A Blog is Essential?

There's much to agree with and disagree with in this Boston Globe article -- Blogs 'essential' to a good career.

''For your career, a blog is essential," says Phil van Allen, a faculty member of the Art Center College of Design in Pasadena.

''It's the new public relations and it's the new home page. Instead of a static home page, you have your blog," he said. It's a way to let people know what you are thinking about the field that interests you.

Sure, I get that blogs can be used as a PR tool and that you can blog and link your way to new heights of popularity and a new career. No question about it. But it's you doing that, not the blog. You have earned it, not your blog. The blog is just one (albeit powerful) syndication tool.

But is this tool of blogging "essential" for your career? What about those who don't blog but who are seriously successful and who have earned deep credibility within their communities? I see these people all over the place. I don't know about all this. I think the marketing people are making too much of this in this article. Personally, I'm becoming more interested in the non-bloggers at this point -- the ones who earn credibility without publicity. Those people fascinate me. What's the quality supporting their success? Whatever it is I bet it transcends time and tool.

Back to a few more quotes from the articles ...

Employers regularly Google prospective employees to learn more about them. Blogging gives you a way to control what employers see, because Google's system works in such a way that blogs that are heavily networked with others come up high in Google searches.

And coming up high is good: ''People who are more visible and have a reputation and stand for something do better than people who are invisible," says Catherine Kaputa, branding consultant and author of ''Blogging for Business Success."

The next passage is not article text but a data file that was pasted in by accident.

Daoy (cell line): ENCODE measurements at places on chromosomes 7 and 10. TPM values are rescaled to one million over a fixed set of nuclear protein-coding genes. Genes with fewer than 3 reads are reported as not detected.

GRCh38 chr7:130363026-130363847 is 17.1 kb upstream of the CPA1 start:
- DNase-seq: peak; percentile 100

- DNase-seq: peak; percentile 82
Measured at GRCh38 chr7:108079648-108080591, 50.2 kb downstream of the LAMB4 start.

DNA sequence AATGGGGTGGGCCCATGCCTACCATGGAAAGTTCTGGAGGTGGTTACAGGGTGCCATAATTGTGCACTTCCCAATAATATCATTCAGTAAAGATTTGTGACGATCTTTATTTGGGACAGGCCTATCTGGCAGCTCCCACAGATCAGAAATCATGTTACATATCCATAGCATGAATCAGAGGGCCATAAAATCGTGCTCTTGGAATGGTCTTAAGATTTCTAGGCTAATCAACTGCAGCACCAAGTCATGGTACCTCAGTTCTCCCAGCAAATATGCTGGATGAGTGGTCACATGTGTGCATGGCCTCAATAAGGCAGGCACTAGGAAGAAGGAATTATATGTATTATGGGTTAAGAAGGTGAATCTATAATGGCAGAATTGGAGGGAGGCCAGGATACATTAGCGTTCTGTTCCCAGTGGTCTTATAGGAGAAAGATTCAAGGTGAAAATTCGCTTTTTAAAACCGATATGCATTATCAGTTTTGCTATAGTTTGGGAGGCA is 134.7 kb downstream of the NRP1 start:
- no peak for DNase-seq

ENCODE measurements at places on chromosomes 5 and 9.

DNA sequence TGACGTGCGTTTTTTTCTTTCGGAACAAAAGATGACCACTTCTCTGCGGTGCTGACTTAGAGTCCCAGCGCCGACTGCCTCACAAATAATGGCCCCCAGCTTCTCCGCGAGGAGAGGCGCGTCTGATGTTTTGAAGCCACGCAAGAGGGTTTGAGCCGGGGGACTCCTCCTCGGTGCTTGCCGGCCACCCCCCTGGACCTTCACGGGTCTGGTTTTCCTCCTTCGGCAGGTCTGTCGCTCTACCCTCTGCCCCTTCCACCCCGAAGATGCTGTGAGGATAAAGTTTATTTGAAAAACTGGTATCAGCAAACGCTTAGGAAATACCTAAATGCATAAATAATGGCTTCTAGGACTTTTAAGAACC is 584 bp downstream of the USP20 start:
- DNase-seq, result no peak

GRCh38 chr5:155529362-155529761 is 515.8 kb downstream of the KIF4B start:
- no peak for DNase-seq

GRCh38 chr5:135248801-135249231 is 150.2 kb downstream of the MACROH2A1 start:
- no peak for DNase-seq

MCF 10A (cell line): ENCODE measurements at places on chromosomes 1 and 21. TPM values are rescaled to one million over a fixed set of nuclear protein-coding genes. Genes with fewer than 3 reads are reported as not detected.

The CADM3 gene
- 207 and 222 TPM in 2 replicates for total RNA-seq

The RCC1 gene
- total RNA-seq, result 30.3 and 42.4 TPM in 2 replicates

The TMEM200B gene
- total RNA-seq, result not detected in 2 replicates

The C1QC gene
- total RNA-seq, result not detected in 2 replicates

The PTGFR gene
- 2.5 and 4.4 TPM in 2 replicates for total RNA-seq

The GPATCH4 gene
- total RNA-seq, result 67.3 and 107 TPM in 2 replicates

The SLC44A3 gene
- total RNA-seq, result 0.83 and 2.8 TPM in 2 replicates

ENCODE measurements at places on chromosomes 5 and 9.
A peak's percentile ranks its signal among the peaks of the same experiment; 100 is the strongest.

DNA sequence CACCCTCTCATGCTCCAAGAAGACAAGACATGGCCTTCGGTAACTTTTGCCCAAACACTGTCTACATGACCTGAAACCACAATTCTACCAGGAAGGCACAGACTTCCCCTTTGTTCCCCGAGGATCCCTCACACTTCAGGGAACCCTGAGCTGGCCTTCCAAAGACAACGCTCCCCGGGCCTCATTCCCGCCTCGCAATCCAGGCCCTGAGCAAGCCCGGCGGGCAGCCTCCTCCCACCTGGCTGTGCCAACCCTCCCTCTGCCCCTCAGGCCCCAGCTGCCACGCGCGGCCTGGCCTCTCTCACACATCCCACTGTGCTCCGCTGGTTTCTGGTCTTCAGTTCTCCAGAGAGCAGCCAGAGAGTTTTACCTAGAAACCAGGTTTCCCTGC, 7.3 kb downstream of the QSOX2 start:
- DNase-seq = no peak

But pick your topics carefully and have a purpose. ''The most interesting blogs are focused and have a certain attitude," says van Allen. ''You need to have a guiding philosophy that you stick to. You cannot one minute pontificate on large issues of the world and the next minute be like, 'My dog died.'"

Note the word "control" in the second sentence of the first graph. Interesting perspective, eh? Also, the bit about the people who are more visible with a so-called reputation doing better than the ones who are "invisible" is way too restrictive to be a credible statement. Just because someone is not in the public eye or a blog star doesn't mean he or she is invisible and lacks a reputation. That's one of the most ridiculous things I've heard about blogging. And the last paragraph advising that you not blog about "large issues of the world" and then also talk about personal issues is pejorative at best. Why not? Who says? Perhaps I want to know that someone's dog died, what the heck is wrong with that?

Aha. Ok, that's pretty much it. There are also eight tips to being a good blogger. I'd add one more: (9) If you are blogging strictly to enhance your career and using branding, marketing, and PR tactics, your blog may not earn as much credibility as you think. Remember, many people can easily see through blogs used simply as vehicles to publicize. Sometimes it's really quite obvious, too.

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